Labour Day (or Labor Day for our friends in the United States) is an annual holiday that celebrates the achievements of workers. Its origins lie in the labour union movement and its accomplishments, like the eight-hour workday which is still a standard for many today.
Most countries outside Canada and the United States celebrate International Workers’ Day, which occurs on the first of May, to honor their workforce. Let’s look at how Labour Day evolved in countries around the world as well as what Labour Day means today.
Origins of Labour Day Around the World
Labour movements around the world inspired a celebration of the efforts of workers. Each country below had its own unique path to celebrating its current version of Labour Day.
In Canada, Labour Day has its roots in an 1872 printers’ strike in Toronto. Fighting for a nine-hour workday, the strikers’ victory was a major milestone in the changing relations between Canadian workers and their government. Throughout the 1880s, pressure built in Canada to declare a national labour holiday, and in July 1894, the federal government passed a law making Labour Day official.
In Australia, the first march for an eight-hour day by the labour movement occurred in Melbourne on April 21, 1856. On this day, workers on building sites around the city stopped work and marched from the University of Melbourne to Parliament House to protest for an eight-hour workday. This protest was a success and is noted as being among the first organized workers movement in the world to achieve an 8-hour day, with no loss of pay.
In the Bahamas, Labour Day is celebrated on the first Friday in June. Its traditional date of Labour Day, however, is June 7, in honor of a significant workers’ strike that began on that day in 1942.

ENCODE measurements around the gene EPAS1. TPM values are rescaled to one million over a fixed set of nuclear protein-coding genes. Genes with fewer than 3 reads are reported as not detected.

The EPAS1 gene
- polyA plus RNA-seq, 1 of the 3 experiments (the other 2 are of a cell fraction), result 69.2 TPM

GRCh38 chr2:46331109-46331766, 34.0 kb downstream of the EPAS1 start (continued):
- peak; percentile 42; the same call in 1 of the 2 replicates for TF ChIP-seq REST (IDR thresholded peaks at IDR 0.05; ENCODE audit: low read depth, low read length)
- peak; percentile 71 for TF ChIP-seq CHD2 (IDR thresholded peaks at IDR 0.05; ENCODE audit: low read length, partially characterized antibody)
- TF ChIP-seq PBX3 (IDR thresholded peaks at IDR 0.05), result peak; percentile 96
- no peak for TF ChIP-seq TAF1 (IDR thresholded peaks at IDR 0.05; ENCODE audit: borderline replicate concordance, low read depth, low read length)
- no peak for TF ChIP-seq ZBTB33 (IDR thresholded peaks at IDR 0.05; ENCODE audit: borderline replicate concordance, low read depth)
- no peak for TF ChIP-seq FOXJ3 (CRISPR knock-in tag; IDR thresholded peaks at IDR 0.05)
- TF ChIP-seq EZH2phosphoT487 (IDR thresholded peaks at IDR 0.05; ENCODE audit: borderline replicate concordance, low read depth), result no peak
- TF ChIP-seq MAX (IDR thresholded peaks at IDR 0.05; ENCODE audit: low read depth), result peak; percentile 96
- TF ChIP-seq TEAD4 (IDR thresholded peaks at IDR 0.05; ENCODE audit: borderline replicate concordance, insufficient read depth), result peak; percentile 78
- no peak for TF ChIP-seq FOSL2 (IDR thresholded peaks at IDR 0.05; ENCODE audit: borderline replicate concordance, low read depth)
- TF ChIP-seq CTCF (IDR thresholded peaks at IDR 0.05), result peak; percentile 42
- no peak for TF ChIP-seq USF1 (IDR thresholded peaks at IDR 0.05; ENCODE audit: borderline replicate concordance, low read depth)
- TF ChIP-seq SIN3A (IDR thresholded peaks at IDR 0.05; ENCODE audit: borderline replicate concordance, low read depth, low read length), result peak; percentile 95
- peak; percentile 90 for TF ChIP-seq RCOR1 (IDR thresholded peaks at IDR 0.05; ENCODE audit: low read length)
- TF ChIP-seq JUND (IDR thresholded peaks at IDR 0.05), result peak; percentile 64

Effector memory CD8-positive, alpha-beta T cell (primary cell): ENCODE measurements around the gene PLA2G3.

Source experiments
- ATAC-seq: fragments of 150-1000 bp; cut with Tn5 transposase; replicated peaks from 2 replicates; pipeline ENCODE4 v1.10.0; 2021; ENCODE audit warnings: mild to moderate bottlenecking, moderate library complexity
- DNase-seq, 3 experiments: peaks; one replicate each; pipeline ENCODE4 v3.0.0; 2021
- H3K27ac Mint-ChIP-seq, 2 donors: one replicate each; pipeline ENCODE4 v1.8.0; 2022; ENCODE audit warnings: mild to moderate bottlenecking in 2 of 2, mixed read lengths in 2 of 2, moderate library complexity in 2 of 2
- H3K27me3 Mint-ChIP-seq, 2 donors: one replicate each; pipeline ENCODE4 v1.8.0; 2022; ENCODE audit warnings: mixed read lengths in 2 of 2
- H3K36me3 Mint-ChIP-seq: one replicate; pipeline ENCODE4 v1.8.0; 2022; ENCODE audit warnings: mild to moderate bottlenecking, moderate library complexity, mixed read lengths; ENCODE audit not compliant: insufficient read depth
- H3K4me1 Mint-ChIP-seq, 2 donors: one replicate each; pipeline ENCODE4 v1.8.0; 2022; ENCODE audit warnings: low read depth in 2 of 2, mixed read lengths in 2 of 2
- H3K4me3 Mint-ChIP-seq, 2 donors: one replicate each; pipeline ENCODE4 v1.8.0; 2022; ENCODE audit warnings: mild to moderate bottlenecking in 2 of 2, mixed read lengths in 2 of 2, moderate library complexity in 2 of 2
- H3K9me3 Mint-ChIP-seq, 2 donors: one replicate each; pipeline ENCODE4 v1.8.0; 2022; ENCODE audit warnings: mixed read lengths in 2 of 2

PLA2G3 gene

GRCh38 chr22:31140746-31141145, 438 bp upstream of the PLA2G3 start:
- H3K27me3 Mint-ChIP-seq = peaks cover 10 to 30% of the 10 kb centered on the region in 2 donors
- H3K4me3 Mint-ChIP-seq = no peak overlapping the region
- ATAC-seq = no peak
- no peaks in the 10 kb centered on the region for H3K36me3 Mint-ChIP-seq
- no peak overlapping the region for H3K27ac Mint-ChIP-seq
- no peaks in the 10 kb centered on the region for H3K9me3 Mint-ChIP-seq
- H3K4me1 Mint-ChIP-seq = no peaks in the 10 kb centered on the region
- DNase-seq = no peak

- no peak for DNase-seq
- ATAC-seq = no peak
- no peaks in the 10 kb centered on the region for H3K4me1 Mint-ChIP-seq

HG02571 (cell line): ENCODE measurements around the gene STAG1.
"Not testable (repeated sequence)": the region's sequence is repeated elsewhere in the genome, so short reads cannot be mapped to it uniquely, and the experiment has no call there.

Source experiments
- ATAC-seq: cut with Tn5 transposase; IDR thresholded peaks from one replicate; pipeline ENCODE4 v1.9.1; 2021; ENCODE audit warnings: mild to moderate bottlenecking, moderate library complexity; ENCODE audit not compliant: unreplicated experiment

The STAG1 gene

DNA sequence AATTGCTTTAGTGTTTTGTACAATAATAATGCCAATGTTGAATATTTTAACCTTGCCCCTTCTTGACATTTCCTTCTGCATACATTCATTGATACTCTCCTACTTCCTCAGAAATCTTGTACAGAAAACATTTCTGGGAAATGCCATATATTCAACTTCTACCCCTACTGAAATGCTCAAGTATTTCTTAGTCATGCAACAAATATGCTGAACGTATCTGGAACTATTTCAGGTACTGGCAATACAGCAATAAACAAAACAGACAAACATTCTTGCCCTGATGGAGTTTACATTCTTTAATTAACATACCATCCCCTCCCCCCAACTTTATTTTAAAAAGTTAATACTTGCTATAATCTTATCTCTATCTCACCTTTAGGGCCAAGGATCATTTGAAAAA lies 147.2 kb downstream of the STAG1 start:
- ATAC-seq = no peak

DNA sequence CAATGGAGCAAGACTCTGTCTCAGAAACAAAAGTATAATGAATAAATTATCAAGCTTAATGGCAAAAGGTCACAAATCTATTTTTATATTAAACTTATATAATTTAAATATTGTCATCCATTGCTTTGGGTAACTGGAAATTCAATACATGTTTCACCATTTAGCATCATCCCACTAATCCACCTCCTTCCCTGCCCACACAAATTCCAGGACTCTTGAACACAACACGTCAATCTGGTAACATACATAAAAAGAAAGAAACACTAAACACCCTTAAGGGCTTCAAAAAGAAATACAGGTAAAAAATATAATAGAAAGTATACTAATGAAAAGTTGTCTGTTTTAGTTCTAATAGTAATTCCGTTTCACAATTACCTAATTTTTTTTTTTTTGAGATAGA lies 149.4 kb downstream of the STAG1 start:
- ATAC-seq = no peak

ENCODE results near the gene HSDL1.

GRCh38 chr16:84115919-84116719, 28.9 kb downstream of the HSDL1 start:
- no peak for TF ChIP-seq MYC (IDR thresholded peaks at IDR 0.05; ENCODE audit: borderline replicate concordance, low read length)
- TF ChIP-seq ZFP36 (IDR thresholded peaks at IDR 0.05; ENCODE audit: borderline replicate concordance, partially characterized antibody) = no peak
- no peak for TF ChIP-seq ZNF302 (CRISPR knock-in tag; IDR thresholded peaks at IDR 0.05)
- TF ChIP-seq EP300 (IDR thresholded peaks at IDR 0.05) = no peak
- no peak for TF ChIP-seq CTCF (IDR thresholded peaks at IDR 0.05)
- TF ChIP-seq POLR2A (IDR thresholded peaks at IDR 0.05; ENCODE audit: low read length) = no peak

In Japan, Labour Day is officially combined with Thanksgiving on November 23, as Labor Thanksgiving Day. This is the modern name for an ancient harvest festival known as Niiname-sai. The holiday is an occasion to respect labor, celebrate production, and for citizens to give each other thanks.
In New Zealand, Labour Day is a public holiday held on the fourth Monday in October. Its origins are traced back to the eight-hour working day movement that arose in the Wellington colony in 1840, primarily because of carpenter Samuel Parnell’s refusal to work more than eight hours a day.
In the United States, Labor Day honors and recognizes the American labor movement and the contributions of workers to the achievements of the country. In 1887, Oregon became the first U.S. state to make Labor Day an official public holiday. By 1894, 30 U.S. states were already officially celebrating Labor Day. In that year, Congress passed a bill recognizing the first Monday of September as Labor Day and making it an official federal holiday.
Labour Day in 2022
Despite all that has been accomplished by the many labour movements, there are still inequities and labour issues that need to be addressed today. Social movements around the globe still fight for humane labor practices, equitable and inclusive workplaces, living wages, and more.
Organizations like The Fight for $15 and Fair Labor Association continue to advocate and strive to protect and improve the lives of workers. On this upcoming Labour Day, consider supporting a local advocacy or community group that does work that resonates with you. Together we can build a better future for all workers, no matter who they are, where they live, or what they do.